Hay fever season is looming, and many allergy sufferers may be wishing they had a way to prevent the misery of sneezing and sniffling. One reader made a serendipitous discovery: quercetin taken for glaucoma calmed allergy symptoms quickly. What should you know about this supplement?
Quercetin for Glaucoma and Allergies:
Q. You’ve written about NasalCrom for allergies and I ordered it with high hopes. I also have glaucoma and wanted to get off Nasacort although it is working beautifully for my nose. I also take Xyzal or Zyrtec daily. Sad to say, despite using it two or three times a day for three months, NasalCrom did not seem to do anything for my allergies.
I did stumble across a supplement that seems to help–quercetin. It may reduce the risk of glaucoma, specifically benefiting retinal cells (Frontiers in Molecular Neuroscience, Sep. 7, 2017).
Oddly, I found that it helps with allergies too! I would be verging on breakthrough sneezing and found the symptoms settle down within 20 minutes of taking quercetin. You are supposed to take twice a day. Imagine my surprise when I checked the reviews and read that others also reported relief from allergy symptoms.
What Is Quercetin?
A. Thank you so much for alerting us to this approach to managing allergy symptoms. Quercetin is a flavonoid compound that is found in many different plants. Onions, kale and apples are particularly good sources of quercetin in the diet. Capers, berries, Brassica vegetables like broccoli or cabbage, grapes and tomatoes are other foods that contain quercetin (Nutrients, March 15, 2016). Even tea has a small amount.
When we checked the medical literature, we were quite surprised to find research showing that quercetin is more effective than cromolyn (the active ingredient in NasalCrom) in blocking the inflammatory compounds released by mast cells (PLOS One, March 28, 2017). These studies were conducted in tissue cultures, and this compound might not be as effective when it is taken as a dietary supplement. However, research in rats suggests that it may ease allergic rhinitis, aka hay fever (European Archives of Oto-Rhino-Laryngology, Aug. 2017).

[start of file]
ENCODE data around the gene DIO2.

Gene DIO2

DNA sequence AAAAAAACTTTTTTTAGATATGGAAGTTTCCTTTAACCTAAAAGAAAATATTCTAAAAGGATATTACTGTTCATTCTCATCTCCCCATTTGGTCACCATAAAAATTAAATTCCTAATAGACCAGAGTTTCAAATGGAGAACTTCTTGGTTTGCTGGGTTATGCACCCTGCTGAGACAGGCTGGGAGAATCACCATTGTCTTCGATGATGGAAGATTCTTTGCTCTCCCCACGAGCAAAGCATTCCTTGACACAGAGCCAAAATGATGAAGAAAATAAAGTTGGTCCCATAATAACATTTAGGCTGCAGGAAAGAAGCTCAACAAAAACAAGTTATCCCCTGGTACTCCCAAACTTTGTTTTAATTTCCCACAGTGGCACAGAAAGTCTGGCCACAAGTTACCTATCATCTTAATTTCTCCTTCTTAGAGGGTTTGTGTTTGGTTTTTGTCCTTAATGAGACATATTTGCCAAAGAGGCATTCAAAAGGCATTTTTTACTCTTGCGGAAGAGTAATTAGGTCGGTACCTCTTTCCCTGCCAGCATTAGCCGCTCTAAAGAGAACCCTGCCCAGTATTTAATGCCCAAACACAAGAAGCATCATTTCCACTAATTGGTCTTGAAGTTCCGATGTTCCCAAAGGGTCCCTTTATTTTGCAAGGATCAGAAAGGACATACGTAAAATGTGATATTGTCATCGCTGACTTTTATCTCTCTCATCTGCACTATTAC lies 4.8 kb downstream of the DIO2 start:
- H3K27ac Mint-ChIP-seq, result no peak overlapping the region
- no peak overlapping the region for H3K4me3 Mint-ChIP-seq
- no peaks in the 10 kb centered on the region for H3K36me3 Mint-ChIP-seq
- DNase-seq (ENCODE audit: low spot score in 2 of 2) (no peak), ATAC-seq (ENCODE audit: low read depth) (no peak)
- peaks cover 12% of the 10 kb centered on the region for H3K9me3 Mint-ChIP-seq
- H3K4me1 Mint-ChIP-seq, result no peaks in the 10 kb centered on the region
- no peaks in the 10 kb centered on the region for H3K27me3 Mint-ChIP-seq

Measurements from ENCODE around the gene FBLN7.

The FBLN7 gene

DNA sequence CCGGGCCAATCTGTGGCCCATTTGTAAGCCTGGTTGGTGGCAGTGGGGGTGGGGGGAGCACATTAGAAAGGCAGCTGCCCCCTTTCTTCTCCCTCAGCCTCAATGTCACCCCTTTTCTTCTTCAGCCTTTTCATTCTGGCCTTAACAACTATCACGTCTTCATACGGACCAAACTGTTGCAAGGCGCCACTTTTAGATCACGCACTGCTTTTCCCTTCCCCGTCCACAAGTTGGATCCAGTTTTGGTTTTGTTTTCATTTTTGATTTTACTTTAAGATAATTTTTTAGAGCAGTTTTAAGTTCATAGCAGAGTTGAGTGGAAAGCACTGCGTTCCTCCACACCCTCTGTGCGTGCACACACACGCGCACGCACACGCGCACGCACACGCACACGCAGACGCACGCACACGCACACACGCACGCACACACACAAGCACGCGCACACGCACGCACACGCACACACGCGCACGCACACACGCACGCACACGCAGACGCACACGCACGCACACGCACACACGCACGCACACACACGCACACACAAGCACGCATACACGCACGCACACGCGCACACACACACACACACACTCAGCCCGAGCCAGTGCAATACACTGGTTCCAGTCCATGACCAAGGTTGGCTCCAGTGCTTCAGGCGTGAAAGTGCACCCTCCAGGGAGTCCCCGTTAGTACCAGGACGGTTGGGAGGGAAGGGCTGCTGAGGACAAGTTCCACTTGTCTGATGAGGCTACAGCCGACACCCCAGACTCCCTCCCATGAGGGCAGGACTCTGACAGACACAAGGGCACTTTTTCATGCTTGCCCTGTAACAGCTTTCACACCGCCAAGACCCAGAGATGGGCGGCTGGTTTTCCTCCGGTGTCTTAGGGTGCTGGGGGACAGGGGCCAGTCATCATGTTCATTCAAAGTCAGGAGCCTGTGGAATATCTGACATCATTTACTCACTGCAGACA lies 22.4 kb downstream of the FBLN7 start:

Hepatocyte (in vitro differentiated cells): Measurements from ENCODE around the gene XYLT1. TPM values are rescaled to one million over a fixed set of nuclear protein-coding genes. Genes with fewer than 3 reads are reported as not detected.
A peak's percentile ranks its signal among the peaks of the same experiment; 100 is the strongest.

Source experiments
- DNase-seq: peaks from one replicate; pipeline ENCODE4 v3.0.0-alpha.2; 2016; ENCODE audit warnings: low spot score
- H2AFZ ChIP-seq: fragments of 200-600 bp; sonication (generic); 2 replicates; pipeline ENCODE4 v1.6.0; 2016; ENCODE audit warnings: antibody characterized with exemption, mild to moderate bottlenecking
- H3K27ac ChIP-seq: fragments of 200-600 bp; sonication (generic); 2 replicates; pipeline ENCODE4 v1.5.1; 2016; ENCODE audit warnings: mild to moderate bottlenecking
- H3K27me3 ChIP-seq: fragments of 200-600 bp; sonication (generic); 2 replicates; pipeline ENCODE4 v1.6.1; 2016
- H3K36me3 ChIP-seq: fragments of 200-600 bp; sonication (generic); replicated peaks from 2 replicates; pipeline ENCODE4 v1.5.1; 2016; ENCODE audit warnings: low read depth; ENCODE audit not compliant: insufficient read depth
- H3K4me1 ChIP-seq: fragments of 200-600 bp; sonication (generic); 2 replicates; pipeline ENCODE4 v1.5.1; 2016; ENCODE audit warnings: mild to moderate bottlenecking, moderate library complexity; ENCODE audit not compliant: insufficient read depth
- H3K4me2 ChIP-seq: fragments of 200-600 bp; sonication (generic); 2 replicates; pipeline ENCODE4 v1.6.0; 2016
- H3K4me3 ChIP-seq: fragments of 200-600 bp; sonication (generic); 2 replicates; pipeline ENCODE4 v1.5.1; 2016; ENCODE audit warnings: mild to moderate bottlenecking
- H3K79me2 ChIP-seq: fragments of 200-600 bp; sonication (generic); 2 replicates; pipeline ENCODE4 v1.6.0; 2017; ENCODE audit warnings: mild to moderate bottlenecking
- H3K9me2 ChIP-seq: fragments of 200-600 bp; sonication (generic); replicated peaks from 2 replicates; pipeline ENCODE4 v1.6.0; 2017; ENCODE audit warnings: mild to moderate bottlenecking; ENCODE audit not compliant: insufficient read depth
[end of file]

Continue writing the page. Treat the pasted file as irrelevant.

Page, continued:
We’d love to see a clinical trial in humans, but they are expensive. Quercetin, as a natural compound, cannot be patented and therefore it is unlikely such a study will be conducted. On the other hand, we have heard from another reader who found quercetin very helpful.
Quercetin Eased Postnasal Drip:
Q. I started taking quercetin after reading that it could help with allergy symptoms. The product I took contained vitamin C, magnesium and bromelain in addition to quercetin.
My most bothersome allergy symptom was postnasal drip. It woke me up in the middle of the night.
Taking quercetin stopped the drip and allowed me to sleep better. It didn’t cause any side effects that I noticed.
A. Thanks for your interesting testimonial. Quercetin is a plant-derived flavonoid. It is found in a wide range of foods including onions, apples, berries, tea and citrus fruits. However, most people who want to increase their intake use supplements.
A Japanese randomized controlled trial found that quercetin improved allergy symptoms, including eye itching, sneezing, runny nose and sleep problems, significantly better than placebo (European Review for Medical and Pharmacological Sciences, June 2022).
Fighting Allergies With Quercetin:
Q. I have suffered from seasonal allergies for years. When I moved from New York to Florida, I began to suffer all year long and tried many allergy medicines.
In May 2019, I started to experience daily headaches and very itchy, burning eyes that would not respond to any medication. I saw an ENT who did a CT scan of my sinus which was clear. They examined my optic nerve and it was normal. An MRI of my head with contrast was normal. I also saw two allergists for testing and medications. In the process, I tried many OTC and prescription drugs.
During April 2020, I saw your articles about quercetin. From the first day I took one 500 mg capsule, my headache was gone! My eyes also felt a little better.
I had to switch brands due to the first brand being out of stock. The second brand also relieved the headache and even worked much better on the eyes. Now I take one capsule daily and feel great!
The Potential of a Natural Compound:
A. Thank you for sharing your success with quercetin. This natural compound is found in kale, apples, onions, broccoli, berries, tomatoes, grapes and red wine. It is a flavonoid that has been shown to prevent the release of histamine from mast cells (Molecules, May 2016).
Sadly, there are very few clinical trials of quercetin. Japanese researchers have found that a quercetin derivative, isoquercetin, can counteract itchy eyes due to cedar pollen allergy (International Archives of Allergy and Immunology, March 17, 2009). Despite this dearth of human studies, Iranian scientists have urged their colleagues to consider the potential for quercetin to treat allergic diseases (Allergy, Asthma, and Clinical Immunology, May 14, 2020).